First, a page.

The Liquidators also described the assets of the Dovechem Group and the work undertaken in respect of each of the assets. In particular, they detailed the steps taken to sell the shares of PT Dover, of PT Maspion and of Kunshan Ltd. Details were given of the Liquidators’ involvement in Suit 833 and other litigation. Subsequently, at the request of the Majority Shareholders, the Liquidators provided them with voluminous documents relating to the work done.

The taxation proceedings

During the taxation of the Bill before the AR, the Majority Shareholders, through their counsel Mr Denis Tan, raised a plethora of objections to the Bill. They disputed the number of people involved in the work, the rates they charged, the hours that they charged for, and the very necessity for various items of work done. In the view of the Majority Shareholders, the Bill was exorbitant and the Liquidators had conducted a great deal of unnecessary work. One of their main arguments was that from the time of appointment the main focus of the Liquidators should have been to realise the three main assets of the Company, namely, the shareholdings in PT Dover, PT Maspion and Kunshan Ltd. Other work done by the Liquidators was a duplication of the work of the provisional liquidators EY. Further, the Liquidators did not have to deal with operational issues as the ongoing operations of the subsidiaries were managed by the shareholders.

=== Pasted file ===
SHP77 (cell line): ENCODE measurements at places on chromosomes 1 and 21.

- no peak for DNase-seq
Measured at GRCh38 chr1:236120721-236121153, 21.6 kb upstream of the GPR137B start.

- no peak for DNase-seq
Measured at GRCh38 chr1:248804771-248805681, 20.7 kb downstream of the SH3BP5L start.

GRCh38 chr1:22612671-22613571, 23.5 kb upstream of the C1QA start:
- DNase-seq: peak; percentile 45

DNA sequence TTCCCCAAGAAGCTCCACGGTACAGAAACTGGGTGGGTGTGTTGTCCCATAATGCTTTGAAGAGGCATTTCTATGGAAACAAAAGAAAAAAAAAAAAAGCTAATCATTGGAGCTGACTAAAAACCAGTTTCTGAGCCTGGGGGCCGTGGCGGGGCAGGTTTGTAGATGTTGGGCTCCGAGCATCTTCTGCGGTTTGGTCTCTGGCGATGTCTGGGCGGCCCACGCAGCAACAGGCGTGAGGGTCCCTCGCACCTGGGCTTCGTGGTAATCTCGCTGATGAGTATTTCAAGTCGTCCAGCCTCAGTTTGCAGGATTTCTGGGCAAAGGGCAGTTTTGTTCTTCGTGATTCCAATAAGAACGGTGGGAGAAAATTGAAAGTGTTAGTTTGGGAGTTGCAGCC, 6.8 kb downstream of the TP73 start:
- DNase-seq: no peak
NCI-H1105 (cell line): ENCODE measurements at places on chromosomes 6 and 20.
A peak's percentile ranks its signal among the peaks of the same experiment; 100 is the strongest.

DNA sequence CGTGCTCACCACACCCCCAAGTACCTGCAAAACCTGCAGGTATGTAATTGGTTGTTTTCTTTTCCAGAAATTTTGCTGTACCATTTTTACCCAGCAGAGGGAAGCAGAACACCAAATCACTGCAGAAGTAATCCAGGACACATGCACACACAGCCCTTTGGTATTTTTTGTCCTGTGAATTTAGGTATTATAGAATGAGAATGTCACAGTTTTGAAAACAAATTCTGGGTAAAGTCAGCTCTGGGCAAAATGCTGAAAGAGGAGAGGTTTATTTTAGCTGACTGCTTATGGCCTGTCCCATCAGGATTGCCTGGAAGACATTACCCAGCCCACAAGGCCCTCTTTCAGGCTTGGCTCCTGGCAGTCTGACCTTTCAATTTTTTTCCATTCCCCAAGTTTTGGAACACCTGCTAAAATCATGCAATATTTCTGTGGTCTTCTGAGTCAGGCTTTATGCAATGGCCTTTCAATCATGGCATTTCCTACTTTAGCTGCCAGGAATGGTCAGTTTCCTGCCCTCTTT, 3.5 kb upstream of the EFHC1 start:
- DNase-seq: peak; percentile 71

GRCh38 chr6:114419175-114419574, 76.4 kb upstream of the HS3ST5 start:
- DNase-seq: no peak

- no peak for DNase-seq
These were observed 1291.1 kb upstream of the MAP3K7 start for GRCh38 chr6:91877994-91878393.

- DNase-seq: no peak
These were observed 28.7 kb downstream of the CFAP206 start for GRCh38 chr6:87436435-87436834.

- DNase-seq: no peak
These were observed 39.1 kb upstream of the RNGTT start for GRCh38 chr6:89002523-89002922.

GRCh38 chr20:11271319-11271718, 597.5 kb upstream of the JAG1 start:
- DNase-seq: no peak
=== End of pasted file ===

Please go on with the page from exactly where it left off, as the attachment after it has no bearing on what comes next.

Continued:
The AR had, in the course of the hearing, suggested that the Liquidators consider reducing their Bill. The Liquidators accepted the suggestion before the close of the...

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3 cases
  • Kao Chai-Chau Linda v Fong Wai Lyn Carolyn and others
    • Singapore
    • High Court (Singapore)
    • 14 October 2015
    ...on the ground that it is arbitrary (see Liquidators of Dovechem Holdings Pte Ltd v Dovechem Holdings Pte Ltd (in compulsory liquidation) [2015] SGHC 167 (“Dovechem”) at [84]. I must confess at the outset that — for the reasons which are set out below — I likewise applied an additional disco......
  • nTan Corporate Advisory Pte Ltd v TT International Ltd
    • Singapore
    • High Court (Singapore)
    • 22 August 2017
    ...approach was recognised and followed in Liquidators of Dovechem Holdings Pte Ltd v Dovechem Holdings Pte Ltd (in compulsory liquidation) [2015] 4 SLR 955 (“Dovechem”) and Kao Chai-Chau Linda v Fong Wai Lyn Carolyn [2016] 1 SLR 21 (“Linda Kao”). In this connection, a successful outcome entit......
  • Kao Chai-Chau Linda v Fong Wai Lyn Carolyn and others
    • Singapore
    • High Court (Singapore)
    • 14 October 2015
    ...on the ground that it is arbitrary (see Liquidators of Dovechem Holdings Pte Ltd v Dovechem Holdings Pte Ltd (in compulsory liquidation) [2015] SGHC 167 (“Dovechem”) at [84]. I must confess at the outset that — for the reasons which are set out below — I likewise applied an additional disco......